Celine Dion has revealed that she was diagnosed with Stiff Person Syndrome (SPS), a rare and progressive neurological disorder. The 54-year-old singer shared an emotional Instagram video about living with a condition that makes her muscles spasm uncontrollably and affects “every aspect” of her day-to-day life.
“I’ve been dealing with problems with my health for a long time,” said Dion.
“Recently I’ve been diagnosed with a very rare neurological disorder called the stiff person syndrome which affects something like one in a million people.
“While we’re still learning about this rare condition, we now know this is what’s been causing all of the spasms I’ve been having,” she said.Dion added that she would have to reschedule her Europe tour, set to begin in February, so she could better focus on her health. “It hurts me to tell you today that this means I won’t be ready to restart my tour in Europe in February,” the Titanic singer said.
What is Stiff Person Syndrome?
Stiff Person Syndrome (SPS), also called Stiff Man Syndrome (SMS), is a rare neurological disorder which causes progressive stiffness, rigidity and muscle spasms.
People affected by the disorder experience rigidity in their limbs and torso. The stiffness can impair mobility and affect posture. Chronic pain is also a symptom of this health condition.
Aside from the stiffness, muscle spasms can sometimes be so severe they cause the affected person to fall down. These spasms can occur at random or they can be triggered by things like loud sounds or emotional distress, according to NBC. People with severe SPS are often wary of leaving their house because loud noises like horns can trigger spasms and cause them to fall.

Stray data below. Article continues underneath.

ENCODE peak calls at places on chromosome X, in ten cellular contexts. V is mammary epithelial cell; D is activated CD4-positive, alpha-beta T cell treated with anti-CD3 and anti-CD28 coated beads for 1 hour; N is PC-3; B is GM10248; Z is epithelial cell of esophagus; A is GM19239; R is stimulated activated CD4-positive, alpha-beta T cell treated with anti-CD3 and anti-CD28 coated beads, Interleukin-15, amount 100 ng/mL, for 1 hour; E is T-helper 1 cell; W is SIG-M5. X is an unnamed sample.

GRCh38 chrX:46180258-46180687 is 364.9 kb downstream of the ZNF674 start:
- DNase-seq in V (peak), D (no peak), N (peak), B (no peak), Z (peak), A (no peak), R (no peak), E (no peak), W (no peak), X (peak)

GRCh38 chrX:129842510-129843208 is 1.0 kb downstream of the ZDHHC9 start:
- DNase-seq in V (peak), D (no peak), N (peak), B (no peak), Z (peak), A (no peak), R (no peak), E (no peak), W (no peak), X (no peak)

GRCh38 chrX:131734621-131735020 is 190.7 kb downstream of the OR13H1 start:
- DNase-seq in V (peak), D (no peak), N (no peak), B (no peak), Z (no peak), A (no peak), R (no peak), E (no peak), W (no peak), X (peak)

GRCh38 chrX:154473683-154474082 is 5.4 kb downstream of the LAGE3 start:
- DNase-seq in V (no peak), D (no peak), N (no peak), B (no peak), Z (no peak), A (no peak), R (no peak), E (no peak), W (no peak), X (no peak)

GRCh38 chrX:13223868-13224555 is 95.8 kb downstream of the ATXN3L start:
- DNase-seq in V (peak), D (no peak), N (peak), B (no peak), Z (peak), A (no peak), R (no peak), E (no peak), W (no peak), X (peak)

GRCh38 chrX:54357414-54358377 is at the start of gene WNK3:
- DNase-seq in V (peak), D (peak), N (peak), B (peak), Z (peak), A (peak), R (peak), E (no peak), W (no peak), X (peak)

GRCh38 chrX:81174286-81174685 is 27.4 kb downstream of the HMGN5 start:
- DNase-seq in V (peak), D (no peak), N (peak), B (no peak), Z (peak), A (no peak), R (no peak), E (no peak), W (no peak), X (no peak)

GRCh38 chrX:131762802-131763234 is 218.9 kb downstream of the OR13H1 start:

The condition was first identified in 1956, and was dubbed stiff-man syndrome. The name has since been changed — women in fact make up a majority of cases.
Causes and management
“Scientists don’t yet understand what causes SPS, but research indicates that it is the result of an autoimmune response gone awry in the brain and spinal cord,” according to the National Institute of Neurological Disorders and Stroke.
Around one in a million people are estimated to have the condition, according to the US National Organization for Rare Disorders (NORD). Twice as many women are affected by SPS as men.
Symptoms develop over a matter of months or years, normally between the ages of 30 to 60, and can remain stable in some cases or get gradually worse in others.
There is no cure for SPS, but its symptoms can be managed. Dr. Richard Nowak, an assistant neurology professor at the Yale School of Medicine, said the condition “has a range of severity, from quite mild — easily managed with a little bit of medication — to folks that are quite severe that can be, frankly, quite disabled from it.”
Doctors may prescribe medication like muscle relaxants to people affected by Stiff Person Syndrome, which can help slow down the progression of the disorder.
(With inputs from AFP)